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Parameter Estimation of the Human Ankle in the Transverse Plane During the Initiation of a Turn

[+] Author Affiliations
Brian C. Glaister, Jason A. Schoen, Glenn K. Klute

Department of Veterans Affairs, Seattle, WA

Michael S. Orendurff

Texas Scottish Rite Hospital for Children, Dallas, TX

Paper No. IMECE2007-42342, pp. 237-240; 4 pages
doi:10.1115/IMECE2007-42342
From:
  • ASME 2007 International Mechanical Engineering Congress and Exposition
  • Volume 2: Biomedical and Biotechnology Engineering
  • Seattle, Washington, USA, November 11–15, 2007
  • Conference Sponsors: ASME
  • ISBN: 0-7918-4296-7 | eISBN: 0-7918-3812-9

abstract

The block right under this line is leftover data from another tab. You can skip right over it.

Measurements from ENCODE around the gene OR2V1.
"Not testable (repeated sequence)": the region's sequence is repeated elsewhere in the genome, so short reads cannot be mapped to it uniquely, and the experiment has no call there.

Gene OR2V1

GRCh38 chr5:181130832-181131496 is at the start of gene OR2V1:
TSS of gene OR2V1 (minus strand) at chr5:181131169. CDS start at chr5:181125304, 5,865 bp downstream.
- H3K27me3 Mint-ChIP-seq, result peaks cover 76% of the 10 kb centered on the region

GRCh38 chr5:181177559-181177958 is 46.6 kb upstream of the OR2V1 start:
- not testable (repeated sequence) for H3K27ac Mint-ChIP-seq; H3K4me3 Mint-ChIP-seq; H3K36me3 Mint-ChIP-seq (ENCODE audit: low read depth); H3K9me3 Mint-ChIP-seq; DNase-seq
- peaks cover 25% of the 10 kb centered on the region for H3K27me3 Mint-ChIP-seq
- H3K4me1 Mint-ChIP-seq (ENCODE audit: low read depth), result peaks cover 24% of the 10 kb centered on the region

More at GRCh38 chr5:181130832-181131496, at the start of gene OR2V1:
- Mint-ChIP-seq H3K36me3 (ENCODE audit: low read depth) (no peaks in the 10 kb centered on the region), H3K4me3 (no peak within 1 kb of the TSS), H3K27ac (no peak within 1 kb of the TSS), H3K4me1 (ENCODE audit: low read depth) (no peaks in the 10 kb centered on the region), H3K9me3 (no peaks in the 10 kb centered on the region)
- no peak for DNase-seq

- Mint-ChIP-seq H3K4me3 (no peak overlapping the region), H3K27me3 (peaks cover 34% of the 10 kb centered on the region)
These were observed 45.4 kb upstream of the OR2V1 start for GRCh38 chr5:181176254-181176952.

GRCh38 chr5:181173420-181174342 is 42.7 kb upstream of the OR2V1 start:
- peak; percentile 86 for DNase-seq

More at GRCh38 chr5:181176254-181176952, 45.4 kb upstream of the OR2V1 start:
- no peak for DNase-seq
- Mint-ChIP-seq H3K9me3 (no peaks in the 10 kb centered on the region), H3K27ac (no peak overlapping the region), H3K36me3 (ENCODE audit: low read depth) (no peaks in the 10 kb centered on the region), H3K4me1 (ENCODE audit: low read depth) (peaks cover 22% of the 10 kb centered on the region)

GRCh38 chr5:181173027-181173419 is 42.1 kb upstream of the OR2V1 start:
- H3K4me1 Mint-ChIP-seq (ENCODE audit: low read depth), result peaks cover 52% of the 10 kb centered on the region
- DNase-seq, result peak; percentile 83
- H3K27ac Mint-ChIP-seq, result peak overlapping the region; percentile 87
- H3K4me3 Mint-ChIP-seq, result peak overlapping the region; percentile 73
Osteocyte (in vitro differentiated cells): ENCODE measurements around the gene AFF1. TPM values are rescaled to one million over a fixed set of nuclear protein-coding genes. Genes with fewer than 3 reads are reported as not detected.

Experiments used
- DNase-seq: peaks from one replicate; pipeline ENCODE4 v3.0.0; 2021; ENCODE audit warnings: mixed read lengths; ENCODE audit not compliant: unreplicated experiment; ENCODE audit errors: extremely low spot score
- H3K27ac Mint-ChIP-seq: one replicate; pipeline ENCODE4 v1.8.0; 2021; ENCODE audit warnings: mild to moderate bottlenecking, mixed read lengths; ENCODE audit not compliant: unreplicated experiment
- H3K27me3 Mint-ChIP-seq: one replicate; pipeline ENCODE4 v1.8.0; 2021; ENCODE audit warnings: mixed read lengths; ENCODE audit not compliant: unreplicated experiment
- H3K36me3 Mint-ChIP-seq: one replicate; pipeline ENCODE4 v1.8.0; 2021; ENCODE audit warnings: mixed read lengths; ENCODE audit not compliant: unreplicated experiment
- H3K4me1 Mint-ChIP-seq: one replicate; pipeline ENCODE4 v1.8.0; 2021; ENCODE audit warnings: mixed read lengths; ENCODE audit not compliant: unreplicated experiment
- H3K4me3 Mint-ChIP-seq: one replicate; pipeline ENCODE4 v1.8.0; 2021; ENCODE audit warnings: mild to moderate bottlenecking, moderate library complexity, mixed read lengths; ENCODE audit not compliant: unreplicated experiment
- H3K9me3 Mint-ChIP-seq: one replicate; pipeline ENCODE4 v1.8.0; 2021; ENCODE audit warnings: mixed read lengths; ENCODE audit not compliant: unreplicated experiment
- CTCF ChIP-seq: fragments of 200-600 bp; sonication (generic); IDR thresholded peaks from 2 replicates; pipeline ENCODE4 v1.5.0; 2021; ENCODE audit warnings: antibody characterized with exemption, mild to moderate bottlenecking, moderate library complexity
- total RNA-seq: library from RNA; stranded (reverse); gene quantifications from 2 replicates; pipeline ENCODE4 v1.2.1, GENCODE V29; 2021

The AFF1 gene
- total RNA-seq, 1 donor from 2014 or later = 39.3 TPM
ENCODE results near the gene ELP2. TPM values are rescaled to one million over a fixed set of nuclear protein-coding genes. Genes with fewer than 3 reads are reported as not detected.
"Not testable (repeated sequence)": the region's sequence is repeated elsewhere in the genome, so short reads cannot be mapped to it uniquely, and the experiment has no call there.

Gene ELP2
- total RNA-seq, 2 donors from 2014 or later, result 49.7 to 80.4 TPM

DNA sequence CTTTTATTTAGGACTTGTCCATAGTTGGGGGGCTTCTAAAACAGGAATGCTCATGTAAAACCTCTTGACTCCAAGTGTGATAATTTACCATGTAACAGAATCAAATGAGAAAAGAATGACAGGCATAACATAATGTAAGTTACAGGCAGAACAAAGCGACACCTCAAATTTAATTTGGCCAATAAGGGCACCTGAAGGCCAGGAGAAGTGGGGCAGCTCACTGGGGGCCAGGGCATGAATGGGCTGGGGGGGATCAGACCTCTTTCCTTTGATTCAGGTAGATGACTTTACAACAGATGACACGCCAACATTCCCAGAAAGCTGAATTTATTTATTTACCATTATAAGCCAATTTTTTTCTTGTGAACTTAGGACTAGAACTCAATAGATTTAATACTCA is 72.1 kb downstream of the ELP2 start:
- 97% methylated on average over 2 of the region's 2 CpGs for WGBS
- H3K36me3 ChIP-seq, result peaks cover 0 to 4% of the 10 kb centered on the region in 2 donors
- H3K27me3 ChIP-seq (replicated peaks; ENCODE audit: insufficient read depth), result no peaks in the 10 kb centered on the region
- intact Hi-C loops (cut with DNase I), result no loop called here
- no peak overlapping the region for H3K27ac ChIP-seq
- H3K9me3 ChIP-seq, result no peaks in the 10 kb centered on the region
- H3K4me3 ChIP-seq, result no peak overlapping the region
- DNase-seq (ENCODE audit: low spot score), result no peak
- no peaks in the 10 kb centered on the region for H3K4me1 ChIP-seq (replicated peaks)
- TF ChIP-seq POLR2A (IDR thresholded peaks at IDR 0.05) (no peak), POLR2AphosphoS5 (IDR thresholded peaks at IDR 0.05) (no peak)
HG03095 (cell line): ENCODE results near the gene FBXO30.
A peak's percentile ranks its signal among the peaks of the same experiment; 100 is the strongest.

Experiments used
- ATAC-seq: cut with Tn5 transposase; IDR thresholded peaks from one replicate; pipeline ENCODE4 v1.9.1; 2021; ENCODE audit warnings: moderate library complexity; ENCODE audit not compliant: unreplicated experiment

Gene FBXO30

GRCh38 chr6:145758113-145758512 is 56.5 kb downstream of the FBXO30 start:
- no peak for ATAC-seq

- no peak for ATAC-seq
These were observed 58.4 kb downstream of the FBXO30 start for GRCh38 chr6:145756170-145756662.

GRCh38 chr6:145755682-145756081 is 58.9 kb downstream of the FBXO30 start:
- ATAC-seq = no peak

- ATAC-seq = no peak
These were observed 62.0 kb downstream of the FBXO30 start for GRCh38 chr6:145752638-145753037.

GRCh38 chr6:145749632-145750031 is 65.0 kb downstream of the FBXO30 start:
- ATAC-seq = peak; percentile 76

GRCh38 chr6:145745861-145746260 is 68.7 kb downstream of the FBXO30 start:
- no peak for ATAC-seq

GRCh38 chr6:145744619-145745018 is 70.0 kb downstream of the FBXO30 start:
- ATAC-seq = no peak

In order to better rehabilitate lower limb amputees, prostheses need to provide torsional control in the transverse plane to facilitate turning. When designing prostheses, it is helpful to create mechanical models of biological behavior. This paper presented a model of transverse plane ankle function during turn initiation, the first step of a multi-step turning sequence. Motion capture data was collected from ten subjects performing left turns. Four states of stance phase were chosen based on distinct events in the power curve. Passive elements were chosen to model the ankle in each state for turn initiation. The ankle was observed to act as a quadratic torsional spring and a linear torsional damper in State 1 and as linear torsional springs in States 2–4. Damping was found only in State 4 where it was modeled as a linear torsional damper. Turn initiation stiffness coefficients were similar to straight walking in State 1 and 2, but differed in States 3 and 4. This indicates that the turn begins in the middle of stance phase when viewed in terms of transverse plane ankle function. The results of this study should assist with the mechanical design and control of a biomimetic torsional prosthesis by suggesting a finite state control system and by providing the stiffness and damping coefficients to be controlled.

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